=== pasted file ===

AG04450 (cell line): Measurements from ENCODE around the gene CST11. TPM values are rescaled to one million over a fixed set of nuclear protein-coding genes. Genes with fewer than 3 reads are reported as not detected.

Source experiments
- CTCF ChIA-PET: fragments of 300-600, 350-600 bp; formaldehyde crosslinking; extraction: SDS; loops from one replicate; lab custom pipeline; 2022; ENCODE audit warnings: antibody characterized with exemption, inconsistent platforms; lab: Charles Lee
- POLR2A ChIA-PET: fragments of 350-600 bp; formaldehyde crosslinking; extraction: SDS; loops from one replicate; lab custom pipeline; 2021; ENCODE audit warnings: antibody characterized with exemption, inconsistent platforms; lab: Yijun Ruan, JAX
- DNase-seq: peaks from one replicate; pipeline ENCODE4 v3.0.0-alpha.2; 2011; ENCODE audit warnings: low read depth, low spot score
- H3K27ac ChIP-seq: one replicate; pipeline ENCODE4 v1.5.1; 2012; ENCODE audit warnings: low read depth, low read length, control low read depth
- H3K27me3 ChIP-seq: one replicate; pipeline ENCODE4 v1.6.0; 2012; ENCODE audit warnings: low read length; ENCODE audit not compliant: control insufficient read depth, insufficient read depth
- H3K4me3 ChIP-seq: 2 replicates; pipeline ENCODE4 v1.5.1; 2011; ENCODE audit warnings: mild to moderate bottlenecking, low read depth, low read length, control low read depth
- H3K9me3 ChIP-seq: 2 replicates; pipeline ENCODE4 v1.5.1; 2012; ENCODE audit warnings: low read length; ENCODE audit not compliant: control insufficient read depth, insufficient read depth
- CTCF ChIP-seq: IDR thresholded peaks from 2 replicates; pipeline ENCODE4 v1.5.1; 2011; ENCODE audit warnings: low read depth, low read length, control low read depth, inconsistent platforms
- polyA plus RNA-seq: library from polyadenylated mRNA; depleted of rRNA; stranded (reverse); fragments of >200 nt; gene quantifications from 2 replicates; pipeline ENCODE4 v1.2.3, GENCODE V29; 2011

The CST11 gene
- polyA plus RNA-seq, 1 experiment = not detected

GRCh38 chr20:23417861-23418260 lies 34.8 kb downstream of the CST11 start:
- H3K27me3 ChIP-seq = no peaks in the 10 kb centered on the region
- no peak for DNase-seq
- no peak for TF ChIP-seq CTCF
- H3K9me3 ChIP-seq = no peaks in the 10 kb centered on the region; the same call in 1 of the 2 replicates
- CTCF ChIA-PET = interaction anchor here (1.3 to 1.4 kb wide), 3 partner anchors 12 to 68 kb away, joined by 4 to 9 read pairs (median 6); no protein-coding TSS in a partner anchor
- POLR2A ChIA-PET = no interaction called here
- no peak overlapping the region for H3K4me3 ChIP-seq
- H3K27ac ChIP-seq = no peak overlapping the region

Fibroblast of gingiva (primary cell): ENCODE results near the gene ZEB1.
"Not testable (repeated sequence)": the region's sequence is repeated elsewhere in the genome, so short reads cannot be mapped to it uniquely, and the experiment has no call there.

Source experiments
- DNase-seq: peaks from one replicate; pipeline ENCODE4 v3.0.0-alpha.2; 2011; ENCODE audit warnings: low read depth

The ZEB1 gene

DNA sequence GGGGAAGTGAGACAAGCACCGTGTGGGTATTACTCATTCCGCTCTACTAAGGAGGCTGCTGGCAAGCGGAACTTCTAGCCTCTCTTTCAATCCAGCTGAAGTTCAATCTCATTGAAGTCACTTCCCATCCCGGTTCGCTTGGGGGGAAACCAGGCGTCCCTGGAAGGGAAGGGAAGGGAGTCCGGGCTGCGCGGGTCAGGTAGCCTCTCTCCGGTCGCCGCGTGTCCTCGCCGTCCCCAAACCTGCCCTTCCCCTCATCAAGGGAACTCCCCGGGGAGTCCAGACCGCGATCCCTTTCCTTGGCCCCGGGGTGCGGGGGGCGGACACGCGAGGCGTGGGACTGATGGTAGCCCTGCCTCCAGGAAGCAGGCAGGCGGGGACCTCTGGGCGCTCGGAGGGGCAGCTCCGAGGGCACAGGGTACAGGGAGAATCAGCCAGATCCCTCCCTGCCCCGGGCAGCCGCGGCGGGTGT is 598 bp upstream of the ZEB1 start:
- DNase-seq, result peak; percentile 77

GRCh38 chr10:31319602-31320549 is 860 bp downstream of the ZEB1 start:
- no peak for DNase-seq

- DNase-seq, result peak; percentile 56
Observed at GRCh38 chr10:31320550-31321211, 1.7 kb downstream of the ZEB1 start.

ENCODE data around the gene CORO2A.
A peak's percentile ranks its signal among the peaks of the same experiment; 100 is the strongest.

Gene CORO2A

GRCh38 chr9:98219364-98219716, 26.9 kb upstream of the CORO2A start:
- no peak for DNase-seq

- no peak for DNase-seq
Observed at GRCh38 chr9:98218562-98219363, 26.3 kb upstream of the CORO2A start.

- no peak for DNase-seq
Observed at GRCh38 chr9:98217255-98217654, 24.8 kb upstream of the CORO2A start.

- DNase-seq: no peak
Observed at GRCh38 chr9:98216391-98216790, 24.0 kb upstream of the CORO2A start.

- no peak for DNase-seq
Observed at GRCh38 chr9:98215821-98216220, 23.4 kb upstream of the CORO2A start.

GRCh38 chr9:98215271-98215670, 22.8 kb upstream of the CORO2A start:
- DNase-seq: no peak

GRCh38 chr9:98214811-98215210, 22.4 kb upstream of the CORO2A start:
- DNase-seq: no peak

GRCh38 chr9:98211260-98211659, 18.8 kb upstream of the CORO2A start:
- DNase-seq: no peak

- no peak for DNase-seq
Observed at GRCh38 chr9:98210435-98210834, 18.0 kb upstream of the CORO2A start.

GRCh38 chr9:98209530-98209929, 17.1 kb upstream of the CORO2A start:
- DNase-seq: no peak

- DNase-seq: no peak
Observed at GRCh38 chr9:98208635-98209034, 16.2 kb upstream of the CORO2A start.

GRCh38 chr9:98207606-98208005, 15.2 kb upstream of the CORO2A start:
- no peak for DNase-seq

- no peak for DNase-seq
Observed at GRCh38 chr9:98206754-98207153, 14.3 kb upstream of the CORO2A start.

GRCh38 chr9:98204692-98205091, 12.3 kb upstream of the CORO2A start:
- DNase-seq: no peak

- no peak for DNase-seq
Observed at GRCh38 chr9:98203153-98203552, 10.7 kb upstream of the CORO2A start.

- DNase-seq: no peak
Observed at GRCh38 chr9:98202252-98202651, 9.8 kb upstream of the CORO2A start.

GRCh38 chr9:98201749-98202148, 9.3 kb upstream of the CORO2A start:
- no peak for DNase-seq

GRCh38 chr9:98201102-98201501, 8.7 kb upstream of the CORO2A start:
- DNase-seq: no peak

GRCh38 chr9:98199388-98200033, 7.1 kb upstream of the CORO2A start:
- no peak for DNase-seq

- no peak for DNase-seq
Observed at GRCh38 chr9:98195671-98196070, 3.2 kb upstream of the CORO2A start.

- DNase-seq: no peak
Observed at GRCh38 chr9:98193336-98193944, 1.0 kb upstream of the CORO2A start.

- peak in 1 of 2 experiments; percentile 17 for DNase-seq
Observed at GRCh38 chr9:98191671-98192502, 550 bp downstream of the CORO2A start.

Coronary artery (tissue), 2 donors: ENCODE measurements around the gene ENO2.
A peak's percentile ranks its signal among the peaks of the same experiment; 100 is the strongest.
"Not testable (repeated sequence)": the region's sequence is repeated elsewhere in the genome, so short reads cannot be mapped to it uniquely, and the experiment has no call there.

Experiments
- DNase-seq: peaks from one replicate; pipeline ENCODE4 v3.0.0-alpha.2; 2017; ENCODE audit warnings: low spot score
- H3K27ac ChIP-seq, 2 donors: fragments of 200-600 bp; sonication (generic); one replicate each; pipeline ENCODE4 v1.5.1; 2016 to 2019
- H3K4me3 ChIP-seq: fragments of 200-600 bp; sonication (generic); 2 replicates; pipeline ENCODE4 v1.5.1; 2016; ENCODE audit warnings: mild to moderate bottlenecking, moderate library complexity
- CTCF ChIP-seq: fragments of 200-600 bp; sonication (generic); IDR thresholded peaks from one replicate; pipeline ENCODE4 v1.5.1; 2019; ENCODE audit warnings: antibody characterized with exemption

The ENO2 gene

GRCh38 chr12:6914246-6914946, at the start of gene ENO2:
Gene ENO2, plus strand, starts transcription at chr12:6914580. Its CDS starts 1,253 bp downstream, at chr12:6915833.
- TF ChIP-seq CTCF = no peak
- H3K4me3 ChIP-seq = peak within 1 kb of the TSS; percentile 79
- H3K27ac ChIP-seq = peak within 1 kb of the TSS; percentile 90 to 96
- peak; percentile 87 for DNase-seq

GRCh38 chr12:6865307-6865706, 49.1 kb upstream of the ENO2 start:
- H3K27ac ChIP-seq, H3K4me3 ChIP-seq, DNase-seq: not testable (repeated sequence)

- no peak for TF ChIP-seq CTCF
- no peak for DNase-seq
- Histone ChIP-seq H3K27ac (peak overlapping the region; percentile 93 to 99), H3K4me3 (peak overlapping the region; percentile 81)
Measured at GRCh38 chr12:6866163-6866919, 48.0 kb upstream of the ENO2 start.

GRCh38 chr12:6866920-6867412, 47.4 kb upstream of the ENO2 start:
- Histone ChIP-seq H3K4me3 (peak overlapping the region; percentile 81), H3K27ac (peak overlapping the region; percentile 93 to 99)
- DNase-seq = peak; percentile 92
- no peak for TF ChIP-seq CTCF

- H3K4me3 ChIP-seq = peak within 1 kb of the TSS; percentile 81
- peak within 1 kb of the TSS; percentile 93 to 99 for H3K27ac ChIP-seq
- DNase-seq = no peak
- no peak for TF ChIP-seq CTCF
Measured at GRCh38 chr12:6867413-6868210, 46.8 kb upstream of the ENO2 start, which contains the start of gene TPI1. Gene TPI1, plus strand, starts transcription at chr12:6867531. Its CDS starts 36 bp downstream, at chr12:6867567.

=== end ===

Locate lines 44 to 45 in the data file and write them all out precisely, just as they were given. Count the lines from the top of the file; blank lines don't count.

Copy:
Observed at GRCh38 chr9:98216391-98216790, 24.0 kb upstream of the CORO2A start.

- no peak for DNase-seq